Library: Use Thomas J. Shanahan Library on first reference. Second reference “library” should not be capitalized.
Marymount Manhattan College: Use Marymount Manhattan College in title or masthead. Use Marymount Manhattan College on first reference in body copy and use MMC or Marymount Manhattan thereafter. MMC is preferred in text. Never use just “Marymount.”
Mission of the College: Capitalize Mission Statement when referring to the College’s document. Lowercase mission when used by itself: Marymount Manhattan’s mission makes up the core of the College’s ideals.
MMC: See Marymount Manhattan College.
Multi-Faith Center: Capitalize.
Names: First reference should use full name; subsequent references should be last name only.
Nationalities and Ethnicities: Capitalize the proper names of nationalities, races, tribes, etc. Examples: Arab, African, America, Jewish, Spanish. Do not capitalize “black” or “white” when referring to race.
Newspapers: See COMPOSITION TITLES.
Non, Non-: No hyphen is used when forming a compound that does not have special meaning and can be understood if not is used before the base word. Use a hyphen, however, before proper nouns or in awkward combinations, such as non-nuclear.
Nonprofit: No hyphen, one word
Nugent Hall: Refers to the 72nd street side of campus. Nugent and Hall are always listed with initial capitalization. Do not abbreviate.
Numerals: Spell out numbers one to nine. Use numerals for numbers 10 and above. Do not use numerals at the beginning of a sentence. Use numerals for ages, addresses, and monetary amounts.
Percentages: Use numerals and spell out the word “percent.” Example: Only 2 percent of the student body voted in the election.
Periods: Two spaces after a period within a letter or other correspondence, such as grants or proposals. One space within publications, marketing and fundraising materials, press releases, and on the web.
Ph.D.: Use Ph.D. after the name on first reference. Thereafter, use Dr., except for President Walk. Use with two periods. Do not use both in one reference; “Dr. John Smith, Ph.D.” would be incorrect.
Quotations: In most cases, use “says/said.” Avoid potential editorializing with verbs like “claimed,” “argued,” “professed,” etc.
Regions: Capitalize when they are widely understood to designate a specific area. Example: the Midwest, Southern California
Registered Nurse: Spell out “registered nurse” in textual references. When the acronym is used, as in “Jane Smith, RN,” use no periods after the letters.
Residence Hall: Do not capitalize. Do not use the term “dorm” or “dormitories.”
RSVP: Do not use with “please.”
Staff: A singular noun. Example: The library staff is preparing for the spring semester.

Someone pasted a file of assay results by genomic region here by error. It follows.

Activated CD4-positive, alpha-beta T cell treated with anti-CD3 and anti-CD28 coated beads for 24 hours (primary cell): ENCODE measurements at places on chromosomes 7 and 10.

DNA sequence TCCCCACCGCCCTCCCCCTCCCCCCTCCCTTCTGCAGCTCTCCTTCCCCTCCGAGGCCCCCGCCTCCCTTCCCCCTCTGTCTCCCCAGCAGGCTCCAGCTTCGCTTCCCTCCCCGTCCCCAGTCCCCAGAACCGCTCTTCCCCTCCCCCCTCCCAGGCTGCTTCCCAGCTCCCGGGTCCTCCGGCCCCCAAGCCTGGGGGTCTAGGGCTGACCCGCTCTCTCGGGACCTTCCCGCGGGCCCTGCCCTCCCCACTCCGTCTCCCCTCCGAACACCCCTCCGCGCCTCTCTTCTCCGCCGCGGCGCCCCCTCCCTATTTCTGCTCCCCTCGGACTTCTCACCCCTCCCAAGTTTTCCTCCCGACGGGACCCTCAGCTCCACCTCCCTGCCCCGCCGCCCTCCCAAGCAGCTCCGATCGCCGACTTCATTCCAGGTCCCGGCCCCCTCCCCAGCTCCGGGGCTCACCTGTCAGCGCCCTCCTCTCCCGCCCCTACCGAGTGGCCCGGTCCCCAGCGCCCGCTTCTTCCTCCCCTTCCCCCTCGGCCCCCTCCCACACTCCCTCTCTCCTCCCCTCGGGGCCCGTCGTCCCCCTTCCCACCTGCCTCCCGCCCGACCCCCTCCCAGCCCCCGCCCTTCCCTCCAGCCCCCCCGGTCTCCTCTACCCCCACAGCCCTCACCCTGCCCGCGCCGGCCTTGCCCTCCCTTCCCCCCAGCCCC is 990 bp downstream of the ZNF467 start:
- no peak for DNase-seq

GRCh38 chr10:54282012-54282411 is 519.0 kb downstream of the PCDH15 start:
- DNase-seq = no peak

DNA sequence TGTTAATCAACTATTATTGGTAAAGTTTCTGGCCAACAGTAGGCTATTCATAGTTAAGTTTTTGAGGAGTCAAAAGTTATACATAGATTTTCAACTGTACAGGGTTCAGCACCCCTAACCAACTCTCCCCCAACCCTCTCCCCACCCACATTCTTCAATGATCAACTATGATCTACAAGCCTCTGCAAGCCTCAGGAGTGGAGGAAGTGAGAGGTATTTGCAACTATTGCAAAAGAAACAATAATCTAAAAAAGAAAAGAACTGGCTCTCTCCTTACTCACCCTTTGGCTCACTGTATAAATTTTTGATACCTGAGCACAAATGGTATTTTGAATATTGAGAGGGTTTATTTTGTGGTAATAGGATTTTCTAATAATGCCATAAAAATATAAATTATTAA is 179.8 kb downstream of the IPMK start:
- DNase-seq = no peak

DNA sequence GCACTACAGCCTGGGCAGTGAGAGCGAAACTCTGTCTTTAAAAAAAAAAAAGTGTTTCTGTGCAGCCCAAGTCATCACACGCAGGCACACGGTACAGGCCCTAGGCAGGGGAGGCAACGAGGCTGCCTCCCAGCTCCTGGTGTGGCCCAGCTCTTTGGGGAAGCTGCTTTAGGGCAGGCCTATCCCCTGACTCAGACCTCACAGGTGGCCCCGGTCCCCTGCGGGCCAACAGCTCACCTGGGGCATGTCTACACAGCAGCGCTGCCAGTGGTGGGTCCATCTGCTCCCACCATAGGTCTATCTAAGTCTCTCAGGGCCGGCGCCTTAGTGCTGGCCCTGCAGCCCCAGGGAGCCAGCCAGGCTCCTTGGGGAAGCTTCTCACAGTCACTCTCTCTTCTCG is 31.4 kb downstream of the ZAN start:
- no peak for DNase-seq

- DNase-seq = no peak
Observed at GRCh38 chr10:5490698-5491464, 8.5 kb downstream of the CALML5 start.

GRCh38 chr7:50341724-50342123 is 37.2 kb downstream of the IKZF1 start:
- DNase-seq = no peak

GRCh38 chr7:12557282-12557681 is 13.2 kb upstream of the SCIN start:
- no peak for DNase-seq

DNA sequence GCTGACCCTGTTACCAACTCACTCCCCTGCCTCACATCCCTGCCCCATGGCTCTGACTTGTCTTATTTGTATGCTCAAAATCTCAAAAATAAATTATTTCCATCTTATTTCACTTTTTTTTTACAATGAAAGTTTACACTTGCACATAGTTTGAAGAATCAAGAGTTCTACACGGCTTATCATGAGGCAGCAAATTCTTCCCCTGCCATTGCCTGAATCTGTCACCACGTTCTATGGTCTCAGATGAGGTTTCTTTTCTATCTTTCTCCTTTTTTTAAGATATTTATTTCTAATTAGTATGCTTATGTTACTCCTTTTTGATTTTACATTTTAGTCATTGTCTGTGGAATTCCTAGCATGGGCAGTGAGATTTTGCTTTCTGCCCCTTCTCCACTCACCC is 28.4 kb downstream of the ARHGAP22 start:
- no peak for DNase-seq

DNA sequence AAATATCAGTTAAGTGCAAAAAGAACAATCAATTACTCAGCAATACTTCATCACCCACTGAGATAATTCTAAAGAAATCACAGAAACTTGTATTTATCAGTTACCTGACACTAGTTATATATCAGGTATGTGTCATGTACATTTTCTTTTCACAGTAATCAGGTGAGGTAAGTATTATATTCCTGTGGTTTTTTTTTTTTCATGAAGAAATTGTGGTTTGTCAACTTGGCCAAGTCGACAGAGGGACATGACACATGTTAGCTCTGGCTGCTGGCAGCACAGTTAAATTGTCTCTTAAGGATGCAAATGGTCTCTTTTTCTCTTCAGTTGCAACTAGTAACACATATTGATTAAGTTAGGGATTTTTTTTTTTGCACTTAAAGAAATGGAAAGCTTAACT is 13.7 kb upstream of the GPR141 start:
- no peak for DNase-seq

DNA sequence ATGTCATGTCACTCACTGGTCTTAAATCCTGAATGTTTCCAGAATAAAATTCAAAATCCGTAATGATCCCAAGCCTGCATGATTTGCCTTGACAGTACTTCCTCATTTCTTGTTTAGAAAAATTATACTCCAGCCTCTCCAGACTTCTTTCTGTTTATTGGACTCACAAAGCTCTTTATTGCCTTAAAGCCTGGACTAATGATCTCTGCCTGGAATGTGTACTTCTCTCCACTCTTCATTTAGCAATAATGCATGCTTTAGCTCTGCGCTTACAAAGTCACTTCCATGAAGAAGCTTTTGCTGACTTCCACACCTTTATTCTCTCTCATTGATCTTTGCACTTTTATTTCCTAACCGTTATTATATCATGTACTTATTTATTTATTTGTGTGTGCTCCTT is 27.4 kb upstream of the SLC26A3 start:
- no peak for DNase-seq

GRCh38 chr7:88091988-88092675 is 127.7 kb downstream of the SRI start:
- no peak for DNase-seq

Seasons: Names of seasons begin with lowercase letters.
Semesters: See SEASONS.
State Names: State names should be given in full when standing alone. When state names follow a city, they should be spelled out unless in lists, tabular matter, bibliographies, indexes, and mailing addresses. (Example: The event took place in Garden City, New York. RSVP to 221 East 71st St., New York, NY). When referring to the federal district, use Washington, D.C.
Telephone Numbers: Use the area code, but not in parenthesis.Example: 212.111.1111 or 212-111-1111
Theatre: preferred to “theater”
The Commons: Capitalize “The” and “Commons.”
The Faculty Center: Refers to the College’s building located at 255 East 71st street. The, Faculty, and Center are always listed with initial capitalization.
The Lowerre Family Terrace: Capitalize “The” and “Lowerre Family Terrace.” Second reference “terrace” should not be capitalized.
The Theresa Lang Center for Producing: Capitalize “The” and “Theresa Lang Center for Producing.” When being referenced without “Theresa Lang” in the name, “center” should be lowercase.
The Theresa Lang Theatre: Use the Theresa Lang Theatre. When “Theresa Lang” is not included in the name, “theatre” should be lowercase.
Times: Use space and no periods for “7:00 pm” or “12:00 pm–1:30 pm.”
Use “noon” or “midnight.”
Titles: In general, capitalize formal titles when they appear before a person’s name (President Kerry Walk or Professor Andreas Hernandez), but lowercase titles if they are informal (Charles E. Schumer, a senator from New York).
Academic Titles: On first reference, use the title and terminal degree (Ph.D., MD, JD, MFA), if applicable. Do not list non-terminal degrees (MA, BA, BS). (Associate Professor of Psychology Nava Silton, Ph.D. or Professor of Theatre Arts Kevin Connell, MFA). On second reference, use Dr. where applicable or, if not applicable, use title without degree (Dr. Nava Silton or Professor Kevin Connell).
Chairperson/Chair: Use Chairperson or Chair, not Chairman or Chairwoman. (Chairperson Michael J. Materasso).
Dean: Capitalize when it appears before a person’s name, but not when it is informal (Dean Jim Rogers; Dean of Admissions Jim Rogers; Jim Rogers, a dean at MMC).
President: On first reference, President Kerry Walk, Ph.D. Thereafter, President Walk.
Trustee: Capitalize when it appears before a person’s name, but not when it is informal (Trustee Carol Berman; Carol Berman is a trustee).
Vice President: No hyphen, two words, capitalized when used as a title (Vice President for Administration and Finance Paul Ciraulo).
United States: Spell out when used as a noun. It can be abbreviated to U.S. (with periods, no spaces) as an adjective. Example: The U.S. figure skating team returned to the United States after the Olympics.
Web and Website: Use “web” when referring to the web as a whole and keep text lowercase (unless at the beginning of a sentence). “Website” is one word and lowercase (unless at the beginning of a sentence).
Unique: Few things meet the true definition of unique; use sparingly.
Years: See DATES